Seven tips for better litigation consulting reports.
Use precise terminology consistently. Do not use terms generically. Do not deviate from generally accepted definitions. Otherwise, certain readers may be easily confused about the meaning of key terms. A deposition should not be required to explain how a personal use of terminology differs from accepted definitions.
If a specific term is referred to several times throughout a report, adopt a "defined term." The first time the word is used, define the term as precisely as possible, and then use quotes or capitalization throughout to indicate this nomenclature.
Consistently use the nomenclature given to calculated items. For example, if an exhibit uses the term "total operating expenses," use that same terminology throughout the report. Inconsistent use of terms in a report and on supporting schedules can easily confuse the reader.
Use simple, clear sentences. Keep sentences as simple as possible. Gratuitous "big words" hinder effective writing. Eliminate the clutter of legalese like "aforementioned," "hereinafter," and similar words.
Use active verbs. Accountants and others often write sentences in the passive voice, where the subject is not performing the action. Overuse of the passive voice makes the writing dull and difficult to follow. Try to use as many vigorous and active verbs as possible. On the other hand, sometimes use of the passive voice is unavoidable where the individual responsible for a certain action is subject to dispute.
Properly use authoritative research and treatises. Make sure to understand thoroughly any sources which are cited, and have the research done completely. Although these points seem obvious, in the fast pace of litigation report preparation, even the most elementary steps can be overlooked. Individuals should never underestimate their adversaries' ability to find their sources, identify similar sources, and dispute their conclusions.
Use the most up-to-date versions of texts. Similarly, check for any recent articles or updates by authors of standard treatises, to ensure that their positions have not changed. Internet research is an excellent and widely available tool. If you don't check the most recent sources, expect that your adversary will.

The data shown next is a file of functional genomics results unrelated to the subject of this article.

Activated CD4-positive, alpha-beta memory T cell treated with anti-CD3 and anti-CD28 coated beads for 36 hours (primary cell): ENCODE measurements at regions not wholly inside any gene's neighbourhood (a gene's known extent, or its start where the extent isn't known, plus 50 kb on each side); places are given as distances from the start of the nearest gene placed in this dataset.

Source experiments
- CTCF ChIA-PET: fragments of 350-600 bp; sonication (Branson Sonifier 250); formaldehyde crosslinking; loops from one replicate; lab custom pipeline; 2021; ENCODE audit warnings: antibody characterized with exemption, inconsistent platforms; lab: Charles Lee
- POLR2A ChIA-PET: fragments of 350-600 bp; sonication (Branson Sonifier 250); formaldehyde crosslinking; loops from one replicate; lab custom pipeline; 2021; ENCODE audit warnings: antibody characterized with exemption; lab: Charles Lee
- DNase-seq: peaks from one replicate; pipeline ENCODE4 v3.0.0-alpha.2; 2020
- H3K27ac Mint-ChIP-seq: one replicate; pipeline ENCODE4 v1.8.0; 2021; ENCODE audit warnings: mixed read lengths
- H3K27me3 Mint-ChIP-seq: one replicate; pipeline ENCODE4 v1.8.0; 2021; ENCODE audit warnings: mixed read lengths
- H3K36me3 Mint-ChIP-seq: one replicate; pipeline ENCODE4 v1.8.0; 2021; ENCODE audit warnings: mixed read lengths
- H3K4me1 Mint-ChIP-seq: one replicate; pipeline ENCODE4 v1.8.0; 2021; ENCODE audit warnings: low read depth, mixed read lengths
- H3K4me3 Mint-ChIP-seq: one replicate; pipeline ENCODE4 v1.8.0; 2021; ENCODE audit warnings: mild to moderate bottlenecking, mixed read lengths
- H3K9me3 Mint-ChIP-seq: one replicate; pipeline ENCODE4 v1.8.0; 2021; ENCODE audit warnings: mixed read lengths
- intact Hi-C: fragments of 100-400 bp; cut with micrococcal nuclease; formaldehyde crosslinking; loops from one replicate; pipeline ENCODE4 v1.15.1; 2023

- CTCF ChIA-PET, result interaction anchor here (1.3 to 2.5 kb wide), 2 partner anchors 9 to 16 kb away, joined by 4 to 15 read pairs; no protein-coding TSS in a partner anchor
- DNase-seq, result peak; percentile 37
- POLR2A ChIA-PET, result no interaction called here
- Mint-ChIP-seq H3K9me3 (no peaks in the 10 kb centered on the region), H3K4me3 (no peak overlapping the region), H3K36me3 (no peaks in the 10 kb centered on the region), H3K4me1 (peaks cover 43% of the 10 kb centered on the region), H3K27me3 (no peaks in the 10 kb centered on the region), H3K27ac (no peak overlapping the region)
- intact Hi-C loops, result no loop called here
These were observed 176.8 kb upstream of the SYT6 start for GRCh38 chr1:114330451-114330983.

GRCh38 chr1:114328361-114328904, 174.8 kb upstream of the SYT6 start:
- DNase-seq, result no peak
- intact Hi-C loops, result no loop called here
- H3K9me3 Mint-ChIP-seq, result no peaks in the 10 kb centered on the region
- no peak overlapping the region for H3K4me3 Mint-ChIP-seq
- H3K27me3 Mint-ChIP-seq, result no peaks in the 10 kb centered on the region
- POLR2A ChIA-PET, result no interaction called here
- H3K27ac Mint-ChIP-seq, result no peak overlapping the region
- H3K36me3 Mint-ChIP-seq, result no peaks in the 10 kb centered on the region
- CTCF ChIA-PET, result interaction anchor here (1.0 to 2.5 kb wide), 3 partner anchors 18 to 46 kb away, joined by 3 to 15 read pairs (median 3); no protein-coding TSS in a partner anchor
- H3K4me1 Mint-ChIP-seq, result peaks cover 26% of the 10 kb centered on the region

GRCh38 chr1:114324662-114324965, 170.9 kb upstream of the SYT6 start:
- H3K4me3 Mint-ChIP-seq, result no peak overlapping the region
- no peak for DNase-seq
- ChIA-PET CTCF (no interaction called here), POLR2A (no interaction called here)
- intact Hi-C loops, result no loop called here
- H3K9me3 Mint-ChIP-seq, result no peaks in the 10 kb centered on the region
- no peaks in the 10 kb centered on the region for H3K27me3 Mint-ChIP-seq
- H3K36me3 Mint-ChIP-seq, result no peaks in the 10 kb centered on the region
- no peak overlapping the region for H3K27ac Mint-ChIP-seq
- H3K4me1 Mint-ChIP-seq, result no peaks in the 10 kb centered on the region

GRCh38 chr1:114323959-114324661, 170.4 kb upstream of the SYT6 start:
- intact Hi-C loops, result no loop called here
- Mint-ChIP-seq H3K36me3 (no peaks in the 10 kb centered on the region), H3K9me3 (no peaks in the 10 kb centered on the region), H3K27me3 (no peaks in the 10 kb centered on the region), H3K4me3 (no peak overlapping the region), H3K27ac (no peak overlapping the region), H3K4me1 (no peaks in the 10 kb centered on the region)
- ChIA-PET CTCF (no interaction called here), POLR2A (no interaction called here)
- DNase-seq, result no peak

No matter how pressed for time you may be, do not cite authorities that haven't been read thoroughly, or cite authorities out of context. Understand the authority's step-by-step rationale, focusing on why the source is relevant and applicable. Don't rely on another's description of what a source says.
Don't ignore legal research on applicable standards. If there has been a legal decision about the topic at issue, expect the litigator to provide an explanation. Sometimes, however, a consultant may not receive a clear explanation of the law, for one of the following reasons:
* If the litigator does not have a clear understanding of the nuances of technical terminology in cited cases.
* If the litigants in prior, cited cases failed to clearly present the accounting or finance issues, or if the judge misunderstood such issues when drafting an opinion, the precedent itself may be unclear.
* If a consultant is called to testify as an expert witness, the litigator may be hesitant to provide a detailed analysis of the law because of privilege concerns.
Any litigation consultant must have the ability to do basic legal research. Basic courses may be available through local universities, paralegal schools, or online research companies (e.g., Westlaw and Lexis).
Don't save writing the report for the last minute. Certain portions of a report can be started well before the conclusion of data analysis, such as the report introduction and parameters. After considering the issues of privilege and work product, it may be beneficial to draft large portions of a report, such as descriptions of procedures and assumptions, as information is gathered. Some consultants note key language and information from documents as they are analyzed to be readily cited or quoted. Capturing such information on a word processor will save time and effort when trying to later recollect several months' or even years' worth of work.
Edit, edit, edit. Reading through a draft report several times and making corrections results in increasingly better language. Of course, drafts may be subject to discovery, and it's a good idea to consult counsel regarding the handling and retention of draft reports, particularly when testifying as an expert witness. It may be risky for counsel to edit a testifying expert's draft report, because of privilege considerations. In this instance, however, the goal is not to change the substance of a report, only to make the conclusions clearer, more readable, and therefore stronger. As a practical matter, nonsubstantive grammatical changes are likely to be of minimal interest to opposing counsel.
Some final considerations.
* Spellcheck all documents, including spreadsheets and exhibits.
* Keep a basic grammar book handy. An excellent resource is Strunk and White's The Elements of Style.
* Most word processing programs have a built-in thesaurus; use it frequently.
* If necessary, take an adult education course on legal or business writing.
* Hire a freelance editor if necessary. It will prove beneficial to have an experienced set of eyes review the work before clients, adversaries, and the judge do so.
Shari Helaine Lichtman, CPA, is a consulting attorney in New York. She helps attorneys understand, apply, and communicate accounting-related information in complex litigation, focusing on securities fraud.
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|Author:||Lichtman, Shari Helaine|
|Publication:||The CPA Journal|
|Date:||Mar 1, 2006|
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